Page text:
[antlr-interest] FEATURE REQUEST: continued and memory/speedissues

Ric Klaren ric.klaren at gmail.com
Sun Jan 2 07:23:58 PST 2005

On Thu, 30 Dec 2004 12:31:17 -0500, Don Caton
<dcaton at shorelinesoftware.com> wrote:
> Please, NO!  Do something like:
>      #define FACTORY_VIRTUAL virtual
>   #else
>      #define FATORY_VIRTUAL
>   #endif

Not really to my taste to add. Doing stuff like this is the start of
something that's a bother to maintain. Adding a number of virtuals is
no problem. If you need this I suggest making a vendor branch or
something. In the end we'll end up with a define per class or worse.

> > Using more inlining might probably increase the memory footprint.
> > Results in the past have shown that it really depends on the
> > grammar wether Java/C++ performs better (at least in the past
> > it was like
> Actually it's just the opposite in many cases.  Take a look at the code in
> CommonAST.cpp.  Virtually all of the methods do nothing other than set or
> return the value of the associated member variable.  If these were inlined,
> the compiler could optimize them all away.  There's no point at all in
> generating a call to getText() when it does nothing more than return the
> contents of "text".  If this was inlined, the compiler would just generate
> the code to access "text" directly.
> The same thing applies to the CommonAST constructors.  They do nothing
> except initialize member variables and call the BaseAST() constructor (which
> does NOTHING!).  Here again, the compiler could optimize away the
> unnecessary calls.  And the call to text("") in the default CommonAST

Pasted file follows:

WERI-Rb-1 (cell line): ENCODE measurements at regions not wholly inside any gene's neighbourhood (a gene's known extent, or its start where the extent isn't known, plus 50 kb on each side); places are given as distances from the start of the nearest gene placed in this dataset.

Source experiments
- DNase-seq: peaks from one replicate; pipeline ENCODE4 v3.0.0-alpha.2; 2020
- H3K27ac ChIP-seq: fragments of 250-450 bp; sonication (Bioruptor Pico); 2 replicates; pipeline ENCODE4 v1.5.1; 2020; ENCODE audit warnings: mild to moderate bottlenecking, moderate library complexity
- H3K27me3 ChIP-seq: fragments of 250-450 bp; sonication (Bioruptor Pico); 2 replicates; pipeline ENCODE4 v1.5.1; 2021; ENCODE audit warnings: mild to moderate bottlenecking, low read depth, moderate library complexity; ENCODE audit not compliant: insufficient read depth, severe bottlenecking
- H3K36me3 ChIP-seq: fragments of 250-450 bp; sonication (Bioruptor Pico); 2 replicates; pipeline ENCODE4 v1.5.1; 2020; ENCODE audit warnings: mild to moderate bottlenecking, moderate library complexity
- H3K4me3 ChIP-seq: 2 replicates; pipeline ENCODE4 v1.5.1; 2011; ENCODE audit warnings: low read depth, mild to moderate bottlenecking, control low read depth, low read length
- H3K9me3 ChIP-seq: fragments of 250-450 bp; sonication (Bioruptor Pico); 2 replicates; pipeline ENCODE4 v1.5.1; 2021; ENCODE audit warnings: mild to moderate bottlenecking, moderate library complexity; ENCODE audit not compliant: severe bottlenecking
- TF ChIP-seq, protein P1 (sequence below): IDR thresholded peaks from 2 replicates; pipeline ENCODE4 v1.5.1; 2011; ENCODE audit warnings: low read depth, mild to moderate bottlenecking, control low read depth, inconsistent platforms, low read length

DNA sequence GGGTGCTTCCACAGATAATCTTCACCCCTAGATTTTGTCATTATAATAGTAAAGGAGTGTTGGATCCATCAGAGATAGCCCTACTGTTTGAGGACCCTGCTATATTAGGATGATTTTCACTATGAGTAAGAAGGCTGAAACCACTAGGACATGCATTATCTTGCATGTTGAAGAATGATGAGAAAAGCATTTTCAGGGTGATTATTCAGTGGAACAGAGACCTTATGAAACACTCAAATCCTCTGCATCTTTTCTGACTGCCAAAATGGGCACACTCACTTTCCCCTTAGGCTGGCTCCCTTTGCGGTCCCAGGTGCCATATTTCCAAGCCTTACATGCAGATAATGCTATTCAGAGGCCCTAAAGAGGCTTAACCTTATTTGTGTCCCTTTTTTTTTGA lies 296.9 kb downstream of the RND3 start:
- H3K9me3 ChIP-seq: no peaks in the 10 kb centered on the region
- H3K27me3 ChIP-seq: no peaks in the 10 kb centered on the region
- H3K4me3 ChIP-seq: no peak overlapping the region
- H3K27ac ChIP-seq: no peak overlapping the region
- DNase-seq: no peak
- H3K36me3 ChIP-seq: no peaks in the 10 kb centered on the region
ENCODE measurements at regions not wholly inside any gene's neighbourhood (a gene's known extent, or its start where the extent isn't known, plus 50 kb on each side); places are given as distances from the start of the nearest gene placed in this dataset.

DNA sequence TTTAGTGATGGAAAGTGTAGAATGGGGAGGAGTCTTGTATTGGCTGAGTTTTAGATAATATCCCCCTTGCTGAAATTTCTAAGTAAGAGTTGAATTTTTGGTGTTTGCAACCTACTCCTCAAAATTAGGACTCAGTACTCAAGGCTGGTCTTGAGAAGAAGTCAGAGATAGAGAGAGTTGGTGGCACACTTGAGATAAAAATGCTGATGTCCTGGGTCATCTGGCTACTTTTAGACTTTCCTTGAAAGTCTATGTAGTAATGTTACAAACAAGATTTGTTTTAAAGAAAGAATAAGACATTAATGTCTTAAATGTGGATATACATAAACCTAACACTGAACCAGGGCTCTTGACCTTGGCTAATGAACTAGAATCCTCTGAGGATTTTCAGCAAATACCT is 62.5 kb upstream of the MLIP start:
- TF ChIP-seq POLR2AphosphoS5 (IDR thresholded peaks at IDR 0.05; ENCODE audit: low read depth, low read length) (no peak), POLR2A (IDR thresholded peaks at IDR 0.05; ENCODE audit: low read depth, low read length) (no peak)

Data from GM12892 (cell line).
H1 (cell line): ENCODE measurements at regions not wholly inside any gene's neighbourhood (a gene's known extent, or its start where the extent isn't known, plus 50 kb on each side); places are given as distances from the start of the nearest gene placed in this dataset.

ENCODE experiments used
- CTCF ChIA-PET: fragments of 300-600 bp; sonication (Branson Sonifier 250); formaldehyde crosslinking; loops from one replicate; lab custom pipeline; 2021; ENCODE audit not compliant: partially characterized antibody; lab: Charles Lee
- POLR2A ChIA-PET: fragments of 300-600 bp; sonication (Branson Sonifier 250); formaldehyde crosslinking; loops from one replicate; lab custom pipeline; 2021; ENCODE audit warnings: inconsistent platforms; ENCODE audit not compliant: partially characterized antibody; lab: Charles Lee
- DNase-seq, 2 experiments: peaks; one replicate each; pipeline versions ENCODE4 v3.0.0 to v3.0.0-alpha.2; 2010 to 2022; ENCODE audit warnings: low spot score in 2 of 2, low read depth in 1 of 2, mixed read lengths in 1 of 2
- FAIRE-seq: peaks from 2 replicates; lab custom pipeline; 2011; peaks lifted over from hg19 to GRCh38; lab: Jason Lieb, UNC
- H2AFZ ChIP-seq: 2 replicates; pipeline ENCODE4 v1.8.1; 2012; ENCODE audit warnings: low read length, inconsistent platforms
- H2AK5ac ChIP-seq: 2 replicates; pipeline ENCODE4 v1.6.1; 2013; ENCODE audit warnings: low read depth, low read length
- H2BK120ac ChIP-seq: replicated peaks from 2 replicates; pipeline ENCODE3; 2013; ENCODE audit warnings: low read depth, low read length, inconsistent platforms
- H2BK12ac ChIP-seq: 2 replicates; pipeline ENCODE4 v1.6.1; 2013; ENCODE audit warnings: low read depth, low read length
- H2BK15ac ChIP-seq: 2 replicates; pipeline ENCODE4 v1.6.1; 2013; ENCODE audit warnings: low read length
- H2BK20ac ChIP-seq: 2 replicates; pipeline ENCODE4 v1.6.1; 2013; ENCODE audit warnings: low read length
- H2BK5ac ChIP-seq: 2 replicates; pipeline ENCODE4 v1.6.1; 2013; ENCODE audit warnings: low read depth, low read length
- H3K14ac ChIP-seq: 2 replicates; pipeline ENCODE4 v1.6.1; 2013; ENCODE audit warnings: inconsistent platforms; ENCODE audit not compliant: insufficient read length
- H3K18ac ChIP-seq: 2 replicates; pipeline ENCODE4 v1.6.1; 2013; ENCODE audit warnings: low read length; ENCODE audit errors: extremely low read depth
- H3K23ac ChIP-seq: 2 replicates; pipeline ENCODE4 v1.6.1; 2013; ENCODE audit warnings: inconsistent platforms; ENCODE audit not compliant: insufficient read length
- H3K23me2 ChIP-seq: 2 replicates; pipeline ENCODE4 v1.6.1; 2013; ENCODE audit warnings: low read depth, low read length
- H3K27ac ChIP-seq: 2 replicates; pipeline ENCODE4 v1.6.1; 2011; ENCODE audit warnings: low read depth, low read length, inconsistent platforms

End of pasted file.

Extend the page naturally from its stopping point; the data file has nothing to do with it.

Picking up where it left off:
> constructor is unnecessary because text is a std::string and it already
> initializes itself.  The compiler could also optimize away the do-nothing
> destructor.
> BaseAST.cpp is nearly as bad.  The constructors do nothing but call the
> AST() constructor, which does nothing except initialize the "ref" member (at
> least this one is inline).

I'll have a look at these.

> > that) The C++ version has performace issues (but so has the
> > java one) It would take really structural changes to improve
> > things. Inlining changes usually are usually low priority for
> > me. If you can tell me which specific ones are the main
> > problems I'll change them. (I'm low on time so the more
> The C++ version has performance issues because it doesn't allow the compiler
> to throw away all the unnecessary code.  The fact that all these unnecessary
> calls are virtual method calls just makes it that much worse.  There's no
> need for the methods to be virtual if you aren't subclassing CommonAST, so
> the virtual keyword should be changed to a #define.

The #define thing is not an option for me..

In general my approach to antlr maintenance is simple:
1. fix bugs
2. make sure functionality that's there works as advertised, still a
lot to be done there.
3. user request.
4. optimization/speed.

Combine that with the fact that I'm limited in time I can spend on
antlr makes things simple optimization stuff goes last period. The
last year has been very busy for me jobwise and next will probably be
even busier for a while due to jobswitching and moving, even now I
*should* be doing other stuff than antlr stuff....

If you want speed wait for antlr3. There I'll get the chance to design
things completely from the bottom up and also with speed in mind. And
to be honest I'd rather spend the little time I have on that than on
the antlr 2 support lib. The current lib is just a direct java to C++
port and it shows.



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